His very name has become a dog whistle for expressing white outrage against growing minority influence in America. Trump! Trump! Trump!
His mantra, "Make America Great Again," resonates with so many white people because they hear, "Make America White Again."
As a country founded by immigrants and supported through slavery and exploitative labor practices for much of its formative years, the growth of a powerful, comfortable middle class in the last half of the last century seemed like a coming of age. The rise of the middle class after World War II was vindication that our founding principles were virtuous and the diversity of our pluralistic society was our strength. We were now a world power and an exceptional example of a place where merit, innovation and hard work paid off. We were proof that immigrants can do well here. Of course the payoff was always more difficult for minority groups to achieve, especially African-Americans and South American migrants.
But now there has been some fundamental shifts in the fabric of America. The political and economic power of the middle class has been on a long, slow decline for decades. At the same time the population of minority groups and the flow of immigrants from our southern borders have grown. Minority groups, taken together, make up nearly half of our citizens. Globalization of business has increased competition for good jobs and higher wages while domestic pressure has increased to give minority groups greater equality of opportunity. A bloody clash of cultures has arisen on the world stage adding anxiety for those of us who worry that America is losing its cultural identity (a growing worry in Europe as well). And all the while, the American majority, made up of mostly white Protestants of western European extraction, is being stretched and fractured by growing wealth inequality. The wages and ownership interests of most white Americans is declining while wealthy white elites are growing ever richer.
It is understandable that the timing of middle-class economic decline and the growth of minority interests appear to correlate. It is also understandable that powerful interests might exploit this apparent cause-and-effect for their own benefit, but the truth is far more nuanced and cloaked in deceit. In an ironic juxtaposition, the New York Times published two excellent articles on the same day that highlight both our sad cultural polarization and the sinister impact of inequality on our public institutions.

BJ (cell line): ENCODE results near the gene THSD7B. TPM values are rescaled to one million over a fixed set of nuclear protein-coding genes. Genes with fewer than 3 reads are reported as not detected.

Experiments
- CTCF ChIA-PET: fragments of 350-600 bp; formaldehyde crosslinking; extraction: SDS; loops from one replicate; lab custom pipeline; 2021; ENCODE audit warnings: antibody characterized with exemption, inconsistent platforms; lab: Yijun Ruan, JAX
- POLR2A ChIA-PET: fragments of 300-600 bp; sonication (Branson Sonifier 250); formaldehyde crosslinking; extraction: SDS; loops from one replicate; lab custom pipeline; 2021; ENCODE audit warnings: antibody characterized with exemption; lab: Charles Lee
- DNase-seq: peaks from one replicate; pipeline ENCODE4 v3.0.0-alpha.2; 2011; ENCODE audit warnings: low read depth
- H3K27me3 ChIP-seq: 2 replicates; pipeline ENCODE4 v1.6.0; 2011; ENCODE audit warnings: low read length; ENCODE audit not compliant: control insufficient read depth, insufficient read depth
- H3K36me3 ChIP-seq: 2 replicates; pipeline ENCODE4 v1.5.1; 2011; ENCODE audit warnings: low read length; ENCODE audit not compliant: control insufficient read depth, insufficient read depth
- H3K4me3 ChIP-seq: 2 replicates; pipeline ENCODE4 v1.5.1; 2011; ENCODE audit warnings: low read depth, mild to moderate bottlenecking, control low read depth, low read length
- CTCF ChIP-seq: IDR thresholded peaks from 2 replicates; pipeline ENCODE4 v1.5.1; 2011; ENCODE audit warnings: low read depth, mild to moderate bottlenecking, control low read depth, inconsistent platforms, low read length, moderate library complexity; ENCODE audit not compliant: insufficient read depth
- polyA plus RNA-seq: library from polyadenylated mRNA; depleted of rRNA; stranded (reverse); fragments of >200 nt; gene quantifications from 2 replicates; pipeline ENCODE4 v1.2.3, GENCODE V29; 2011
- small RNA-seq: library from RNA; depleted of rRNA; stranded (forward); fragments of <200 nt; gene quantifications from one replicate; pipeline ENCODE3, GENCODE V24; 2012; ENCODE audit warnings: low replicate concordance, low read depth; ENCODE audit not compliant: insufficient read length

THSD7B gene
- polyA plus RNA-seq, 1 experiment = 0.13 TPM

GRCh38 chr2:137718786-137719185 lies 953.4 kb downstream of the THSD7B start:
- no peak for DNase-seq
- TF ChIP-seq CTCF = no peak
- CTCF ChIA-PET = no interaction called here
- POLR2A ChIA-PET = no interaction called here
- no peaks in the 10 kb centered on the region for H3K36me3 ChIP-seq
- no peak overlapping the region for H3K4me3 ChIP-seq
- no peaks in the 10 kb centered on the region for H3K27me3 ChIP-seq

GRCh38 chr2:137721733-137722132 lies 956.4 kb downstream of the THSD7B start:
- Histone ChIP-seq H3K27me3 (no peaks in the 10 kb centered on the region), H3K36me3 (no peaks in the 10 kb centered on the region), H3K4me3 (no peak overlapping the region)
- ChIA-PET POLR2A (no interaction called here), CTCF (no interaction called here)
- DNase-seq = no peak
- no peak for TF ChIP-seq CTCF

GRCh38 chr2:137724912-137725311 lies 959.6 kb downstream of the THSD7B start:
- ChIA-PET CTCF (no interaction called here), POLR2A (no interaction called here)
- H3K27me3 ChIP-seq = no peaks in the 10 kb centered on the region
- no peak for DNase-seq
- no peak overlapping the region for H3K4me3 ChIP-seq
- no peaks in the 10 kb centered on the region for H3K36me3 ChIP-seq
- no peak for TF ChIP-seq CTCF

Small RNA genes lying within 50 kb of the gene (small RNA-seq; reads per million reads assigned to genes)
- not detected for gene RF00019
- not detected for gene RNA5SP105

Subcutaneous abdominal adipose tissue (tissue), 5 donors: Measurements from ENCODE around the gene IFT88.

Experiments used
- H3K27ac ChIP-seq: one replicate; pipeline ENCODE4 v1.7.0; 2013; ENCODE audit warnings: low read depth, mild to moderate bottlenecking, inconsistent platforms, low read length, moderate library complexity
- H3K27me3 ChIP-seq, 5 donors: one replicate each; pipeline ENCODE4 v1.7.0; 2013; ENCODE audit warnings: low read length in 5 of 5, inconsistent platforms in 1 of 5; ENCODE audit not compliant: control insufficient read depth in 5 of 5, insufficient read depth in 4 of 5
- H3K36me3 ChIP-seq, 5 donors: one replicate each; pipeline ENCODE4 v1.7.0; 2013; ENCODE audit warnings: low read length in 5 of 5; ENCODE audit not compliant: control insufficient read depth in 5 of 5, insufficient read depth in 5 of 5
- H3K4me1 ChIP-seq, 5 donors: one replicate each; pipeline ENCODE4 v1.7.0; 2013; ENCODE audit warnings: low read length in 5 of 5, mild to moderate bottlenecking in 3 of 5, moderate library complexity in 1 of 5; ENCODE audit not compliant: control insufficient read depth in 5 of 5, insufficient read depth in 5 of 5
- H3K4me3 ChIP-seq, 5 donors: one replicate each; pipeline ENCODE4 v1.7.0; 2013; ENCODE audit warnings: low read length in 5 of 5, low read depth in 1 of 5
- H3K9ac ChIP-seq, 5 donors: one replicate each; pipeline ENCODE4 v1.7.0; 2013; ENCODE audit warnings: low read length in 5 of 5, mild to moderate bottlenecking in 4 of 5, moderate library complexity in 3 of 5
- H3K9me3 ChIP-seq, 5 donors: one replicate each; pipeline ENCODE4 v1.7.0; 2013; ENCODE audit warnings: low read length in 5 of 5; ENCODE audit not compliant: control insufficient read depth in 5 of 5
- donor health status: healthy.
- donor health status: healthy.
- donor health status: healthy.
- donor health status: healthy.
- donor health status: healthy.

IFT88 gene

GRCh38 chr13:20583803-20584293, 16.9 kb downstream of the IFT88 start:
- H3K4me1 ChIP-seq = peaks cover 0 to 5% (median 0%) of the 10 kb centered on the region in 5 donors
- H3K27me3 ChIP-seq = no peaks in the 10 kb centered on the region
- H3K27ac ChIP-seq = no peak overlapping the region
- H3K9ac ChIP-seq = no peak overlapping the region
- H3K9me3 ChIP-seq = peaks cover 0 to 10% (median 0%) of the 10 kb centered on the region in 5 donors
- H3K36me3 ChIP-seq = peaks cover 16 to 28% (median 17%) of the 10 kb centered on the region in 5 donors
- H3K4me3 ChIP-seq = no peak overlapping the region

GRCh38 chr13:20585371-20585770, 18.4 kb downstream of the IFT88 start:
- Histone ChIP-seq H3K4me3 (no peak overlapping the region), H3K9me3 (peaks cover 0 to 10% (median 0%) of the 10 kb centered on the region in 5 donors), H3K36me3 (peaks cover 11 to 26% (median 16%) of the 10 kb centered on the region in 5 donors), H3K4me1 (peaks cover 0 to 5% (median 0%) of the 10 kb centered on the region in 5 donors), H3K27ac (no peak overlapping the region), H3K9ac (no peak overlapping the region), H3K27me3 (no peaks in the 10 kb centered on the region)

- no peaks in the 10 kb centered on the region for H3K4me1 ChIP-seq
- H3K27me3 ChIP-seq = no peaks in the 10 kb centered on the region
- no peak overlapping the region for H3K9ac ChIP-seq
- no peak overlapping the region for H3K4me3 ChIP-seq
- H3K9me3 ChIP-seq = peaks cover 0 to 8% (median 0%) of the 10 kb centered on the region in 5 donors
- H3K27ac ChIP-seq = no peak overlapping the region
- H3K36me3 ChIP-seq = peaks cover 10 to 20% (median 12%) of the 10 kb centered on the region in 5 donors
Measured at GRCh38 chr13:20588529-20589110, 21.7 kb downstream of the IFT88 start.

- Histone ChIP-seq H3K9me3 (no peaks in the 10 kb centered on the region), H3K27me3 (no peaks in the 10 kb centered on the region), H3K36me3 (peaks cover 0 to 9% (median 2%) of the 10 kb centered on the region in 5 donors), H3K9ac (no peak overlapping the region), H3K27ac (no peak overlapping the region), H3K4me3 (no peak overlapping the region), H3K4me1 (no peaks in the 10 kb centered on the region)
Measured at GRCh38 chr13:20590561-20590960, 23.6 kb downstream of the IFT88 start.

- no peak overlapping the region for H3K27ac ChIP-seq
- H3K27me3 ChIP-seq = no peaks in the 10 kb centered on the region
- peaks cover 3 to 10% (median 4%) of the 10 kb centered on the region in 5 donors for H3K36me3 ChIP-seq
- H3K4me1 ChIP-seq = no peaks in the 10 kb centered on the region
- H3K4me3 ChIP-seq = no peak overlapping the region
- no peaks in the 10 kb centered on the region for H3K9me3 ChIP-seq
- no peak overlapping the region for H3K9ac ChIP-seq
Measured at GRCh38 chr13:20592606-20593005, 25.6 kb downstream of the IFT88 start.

In his July 13, 2016, article titled, "For Whites Sensing Decline, Donald Trump Unleashes Words of Resistance," Nicholas Confessore writes:
"In countless collisions of color and creed, Donald J. Trump's name evokes an easily understood message of racial hostility. Defying modern conventions of political civility and language, Mr. Trump has breached the boundaries that have long constrained Americans' public discussion of race."
What follows is an excellent expose on the cultural landscape in America. Then in an article titled, "How Private Equity Found Power and Profit in State Capitols," the journalist details how private-equity firms are manipulating state and federal governments to pass legislation even more favorable to their financial interests.
The slow but steady economic decline of the middle class has taken most of us decades to recognize. That it was a planned assassination of the middle class perpetrated by corporate capitalists in the 1970s has yet to sink in. And efforts by the elite perpetrators to distract us from their deeds by blaming the poor and pitting us, one against the other, rages on.
It may be indirectly true that minorities are somehow responsible for the economic decline that white Americans are experiencing, but certainly not in the direct ways as portrayed in the press or on the internet. It isn't really true, for example, that undocumented immigrants are taking away jobs from white Americans. It is true that immigration has created a growing pool of cheap, non-union labor that puts downward pressure on wages. It is also true that the pool of cheap labor has grown exponentially through the corporate globalization of commerce. But the bigger truth is that wealthy corporate capitalists have put us all in an economic vise. Almost all of us find ourselves in that proverbially overcrowded lifeboat that is about to capsize.
We seem to be at the crossroads. We can choose the Trump path to social dissolution and toss as many "others" overboard as we can, or ignore that we are in this lifeboat because of the wealthy corporate capitalists (until we sink) or we can link arms together and forge a new path that restores our democracy and a civil economy for everyone. The only real option is to come together and face down the true source of America's decline, the corporate global capitalists who are hoarding the fruits of our labors.